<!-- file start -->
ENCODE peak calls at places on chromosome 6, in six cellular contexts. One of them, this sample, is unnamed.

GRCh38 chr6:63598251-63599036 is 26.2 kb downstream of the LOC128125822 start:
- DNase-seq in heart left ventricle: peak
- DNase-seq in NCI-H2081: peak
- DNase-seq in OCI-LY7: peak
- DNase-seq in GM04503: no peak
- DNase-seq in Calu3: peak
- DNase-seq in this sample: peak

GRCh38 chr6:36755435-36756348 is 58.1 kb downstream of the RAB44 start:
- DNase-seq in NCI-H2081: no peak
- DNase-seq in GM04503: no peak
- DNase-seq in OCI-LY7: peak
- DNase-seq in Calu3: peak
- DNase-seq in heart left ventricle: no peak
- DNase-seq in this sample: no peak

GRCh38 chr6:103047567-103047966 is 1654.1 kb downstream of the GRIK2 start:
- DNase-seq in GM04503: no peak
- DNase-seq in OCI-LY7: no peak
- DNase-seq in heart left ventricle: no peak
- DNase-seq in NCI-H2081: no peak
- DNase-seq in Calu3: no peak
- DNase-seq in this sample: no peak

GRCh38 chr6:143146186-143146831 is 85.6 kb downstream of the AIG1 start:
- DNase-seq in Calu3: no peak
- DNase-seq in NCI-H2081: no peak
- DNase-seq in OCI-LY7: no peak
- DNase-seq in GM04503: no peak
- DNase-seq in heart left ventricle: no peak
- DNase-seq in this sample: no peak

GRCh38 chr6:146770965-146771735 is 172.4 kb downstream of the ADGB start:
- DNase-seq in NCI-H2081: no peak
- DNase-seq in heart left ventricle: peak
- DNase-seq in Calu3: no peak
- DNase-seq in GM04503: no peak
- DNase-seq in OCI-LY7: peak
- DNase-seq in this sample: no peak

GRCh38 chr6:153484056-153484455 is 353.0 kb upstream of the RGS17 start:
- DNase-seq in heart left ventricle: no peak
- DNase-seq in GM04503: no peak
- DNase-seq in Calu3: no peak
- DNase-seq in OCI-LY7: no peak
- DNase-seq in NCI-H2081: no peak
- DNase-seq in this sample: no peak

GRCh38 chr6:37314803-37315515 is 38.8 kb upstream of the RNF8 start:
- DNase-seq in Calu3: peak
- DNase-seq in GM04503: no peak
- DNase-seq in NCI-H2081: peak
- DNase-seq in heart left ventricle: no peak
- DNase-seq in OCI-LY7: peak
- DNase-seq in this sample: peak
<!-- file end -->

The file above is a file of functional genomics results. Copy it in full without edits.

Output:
ENCODE peak calls at places on chromosome 6, in six cellular contexts. One of them, this sample, is unnamed.

GRCh38 chr6:63598251-63599036 is 26.2 kb downstream of the LOC128125822 start:
- DNase-seq in heart left ventricle: peak
- DNase-seq in NCI-H2081: peak
- DNase-seq in OCI-LY7: peak
- DNase-seq in GM04503: no peak
- DNase-seq in Calu3: peak
- DNase-seq in this sample: peak

GRCh38 chr6:36755435-36756348 is 58.1 kb downstream of the RAB44 start:
- DNase-seq in NCI-H2081: no peak
- DNase-seq in GM04503: no peak
- DNase-seq in OCI-LY7: peak
- DNase-seq in Calu3: peak
- DNase-seq in heart left ventricle: no peak
- DNase-seq in this sample: no peak

GRCh38 chr6:103047567-103047966 is 1654.1 kb downstream of the GRIK2 start:
- DNase-seq in GM04503: no peak
- DNase-seq in OCI-LY7: no peak
- DNase-seq in heart left ventricle: no peak
- DNase-seq in NCI-H2081: no peak
- DNase-seq in Calu3: no peak
- DNase-seq in this sample: no peak

GRCh38 chr6:143146186-143146831 is 85.6 kb downstream of the AIG1 start:
- DNase-seq in Calu3: no peak
- DNase-seq in NCI-H2081: no peak
- DNase-seq in OCI-LY7: no peak
- DNase-seq in GM04503: no peak
- DNase-seq in heart left ventricle: no peak
- DNase-seq in this sample: no peak

GRCh38 chr6:146770965-146771735 is 172.4 kb downstream of the ADGB start:
- DNase-seq in NCI-H2081: no peak
- DNase-seq in heart left ventricle: peak
- DNase-seq in Calu3: no peak
- DNase-seq in GM04503: no peak
- DNase-seq in OCI-LY7: peak
- DNase-seq in this sample: no peak

GRCh38 chr6:153484056-153484455 is 353.0 kb upstream of the RGS17 start:
- DNase-seq in heart left ventricle: no peak
- DNase-seq in GM04503: no peak
- DNase-seq in Calu3: no peak
- DNase-seq in OCI-LY7: no peak
- DNase-seq in NCI-H2081: no peak
- DNase-seq in this sample: no peak

GRCh38 chr6:37314803-37315515 is 38.8 kb upstream of the RNF8 start:
- DNase-seq in Calu3: peak
- DNase-seq in GM04503: no peak
- DNase-seq in NCI-H2081: peak
- DNase-seq in heart left ventricle: no peak
- DNase-seq in OCI-LY7: peak
- DNase-seq in this sample: peak